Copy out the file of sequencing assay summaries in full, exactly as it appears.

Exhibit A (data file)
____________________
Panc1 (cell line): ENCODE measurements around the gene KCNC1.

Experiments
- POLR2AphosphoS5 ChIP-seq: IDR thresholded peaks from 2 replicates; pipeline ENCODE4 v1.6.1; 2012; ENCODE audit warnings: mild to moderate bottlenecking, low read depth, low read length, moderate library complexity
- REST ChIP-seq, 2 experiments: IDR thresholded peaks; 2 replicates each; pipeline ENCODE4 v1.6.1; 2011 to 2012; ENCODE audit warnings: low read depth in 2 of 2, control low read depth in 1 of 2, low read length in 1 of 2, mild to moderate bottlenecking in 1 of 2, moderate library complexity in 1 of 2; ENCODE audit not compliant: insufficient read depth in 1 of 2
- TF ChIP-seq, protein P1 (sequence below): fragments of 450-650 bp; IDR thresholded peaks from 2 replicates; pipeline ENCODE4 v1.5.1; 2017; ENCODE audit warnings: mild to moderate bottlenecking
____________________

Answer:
Panc1 (cell line): ENCODE measurements around the gene KCNC1.

Experiments
- POLR2AphosphoS5 ChIP-seq: IDR thresholded peaks from 2 replicates; pipeline ENCODE4 v1.6.1; 2012; ENCODE audit warnings: mild to moderate bottlenecking, low read depth, low read length, moderate library complexity
- REST ChIP-seq, 2 experiments: IDR thresholded peaks; 2 replicates each; pipeline ENCODE4 v1.6.1; 2011 to 2012; ENCODE audit warnings: low read depth in 2 of 2, control low read depth in 1 of 2, low read length in 1 of 2, mild to moderate bottlenecking in 1 of 2, moderate library complexity in 1 of 2; ENCODE audit not compliant: insufficient read depth in 1 of 2
- TF ChIP-seq, protein P1 (sequence below): fragments of 450-650 bp; IDR thresholded peaks from 2 replicates; pipeline ENCODE4 v1.5.1; 2017; ENCODE audit warnings: mild to moderate bottlenecking